Many companies that don’t currently offer massage therapy to their employees could be convinced of the benefits. Executives and managers at companies that offer massage to their employees offered these ideas for therapists interested in getting in on the action:

Make a presentation at the local chamber of commerce. Marilyn Kier, a massage therapist located in Chicago, landed Ronald J. Borden & Company, as well as many other companies, by doing just that. “We were very impressed with her presentation,” says John Hasmonek, a certified public accountant and a partner at the company. “We thought that we could give it a try in our office.”

Target companies where you know somebody who can speak on your behalf. Referrals are important to managers and executives who make the decisions on whether to offer massage to employees. Julie Wallace got a reference at the Colorado Health Institute in Denver from a relative who works there. “Family referrals count here,” operations manager Michele Christiansen explains.

Target companies that have wellness programs. These businesses may already be aware of the benefits offered by massage therapy and more receptive to the idea of offering the service to their employees. To get your foot in the door, think about offering a free massage.

Offer testimonials and make the benefits to the company clear. Increasing employee productivity, promoting employee good will and setting that company apart from its competitors are all powerful incentives to mention when approaching a company.

“People were really getting stressed out,” says Michele Christiansen, the institute’s operations manager. “We couldn’t change the workload. What we could do is help people manage the stress of the workload.”

The organization’s efforts apparently have worked. Christiansen cited the case of one employee who recently had a follow-up visit with her doctor. “Her doctor saw noticeable improvements in her health,” Christiansen explains. Although the employee’s improved health can’t entirely be attributed to the company’s wellness plan, Christiansen says “that’s kind of a measurable result.”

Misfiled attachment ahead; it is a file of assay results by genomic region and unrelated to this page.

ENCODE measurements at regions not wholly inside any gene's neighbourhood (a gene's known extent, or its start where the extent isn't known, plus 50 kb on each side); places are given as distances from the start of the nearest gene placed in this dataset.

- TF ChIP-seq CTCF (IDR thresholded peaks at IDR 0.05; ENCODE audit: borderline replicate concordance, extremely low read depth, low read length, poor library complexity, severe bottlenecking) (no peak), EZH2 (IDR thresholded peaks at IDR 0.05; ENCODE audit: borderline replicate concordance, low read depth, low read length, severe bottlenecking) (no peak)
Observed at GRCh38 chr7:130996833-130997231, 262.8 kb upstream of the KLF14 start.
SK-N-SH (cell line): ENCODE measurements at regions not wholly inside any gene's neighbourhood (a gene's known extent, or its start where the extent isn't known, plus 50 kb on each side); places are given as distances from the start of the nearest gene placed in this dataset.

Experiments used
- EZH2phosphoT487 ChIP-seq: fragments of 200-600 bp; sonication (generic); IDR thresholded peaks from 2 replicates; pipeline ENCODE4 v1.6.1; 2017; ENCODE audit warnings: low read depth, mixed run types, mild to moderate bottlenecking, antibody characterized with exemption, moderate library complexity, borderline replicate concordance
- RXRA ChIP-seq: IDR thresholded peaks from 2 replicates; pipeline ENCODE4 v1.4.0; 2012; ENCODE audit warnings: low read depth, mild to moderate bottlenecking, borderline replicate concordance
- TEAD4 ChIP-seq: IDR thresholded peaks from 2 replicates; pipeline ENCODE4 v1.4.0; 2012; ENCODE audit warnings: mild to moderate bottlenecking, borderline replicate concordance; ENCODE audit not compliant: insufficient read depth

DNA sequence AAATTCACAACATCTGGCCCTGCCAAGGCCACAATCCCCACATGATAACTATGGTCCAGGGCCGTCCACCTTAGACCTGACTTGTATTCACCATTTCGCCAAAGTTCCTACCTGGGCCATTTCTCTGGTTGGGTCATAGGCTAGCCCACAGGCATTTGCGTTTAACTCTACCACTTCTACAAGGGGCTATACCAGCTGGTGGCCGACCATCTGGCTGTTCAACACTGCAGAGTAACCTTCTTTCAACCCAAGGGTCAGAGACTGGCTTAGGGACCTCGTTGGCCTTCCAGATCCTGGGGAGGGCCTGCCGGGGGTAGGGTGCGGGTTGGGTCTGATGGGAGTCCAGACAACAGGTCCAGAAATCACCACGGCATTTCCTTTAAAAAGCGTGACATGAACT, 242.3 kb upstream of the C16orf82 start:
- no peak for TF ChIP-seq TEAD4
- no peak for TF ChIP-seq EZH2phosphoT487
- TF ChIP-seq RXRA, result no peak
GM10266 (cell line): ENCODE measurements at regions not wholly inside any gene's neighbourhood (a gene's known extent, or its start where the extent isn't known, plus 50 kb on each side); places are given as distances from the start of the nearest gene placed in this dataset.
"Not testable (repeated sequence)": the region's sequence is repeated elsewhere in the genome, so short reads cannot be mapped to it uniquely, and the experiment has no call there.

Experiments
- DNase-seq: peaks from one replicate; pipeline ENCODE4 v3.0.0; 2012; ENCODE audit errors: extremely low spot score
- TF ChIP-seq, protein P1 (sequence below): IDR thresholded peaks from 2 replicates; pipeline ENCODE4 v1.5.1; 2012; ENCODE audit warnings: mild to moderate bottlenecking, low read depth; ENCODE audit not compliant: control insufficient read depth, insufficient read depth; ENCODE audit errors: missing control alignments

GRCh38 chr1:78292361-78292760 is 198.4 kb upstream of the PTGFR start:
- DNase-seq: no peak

Christiansen believes the organization’s wellness plan and massage therapy has made a difference in employee morale as well. “They’re more productive and happier if you help them manage their stress,” she adds.

Tallying the Cost

The Colorado Health Institute offers an on-site massage therapist once every four weeks. The company posts a sign-up sheet in advance for employees to reserve 20-minute blocks with the therapist. Employees pay $20 for 20 minutes, not including tip.

Employee contributions for massage benefits vary from company to company. Sometimes the company pays all of the costs, and sometimes the employees and company share the costs. Sometimes, too, the employees pay the entire cost of the massage. In fact, many employers say their employees are happy to be given  the time to get a massage during work hours, especially since they might not take the time out otherwise.

Then there are companies like Google that pull out all the stops. The company boasts approximately 35 massage therapists in the United States and looks to add more. “The goal is to triple the number of massages we give each week,” declares Google massage program manager Babette Villasenor on a YouTube video accessible from the company’s website.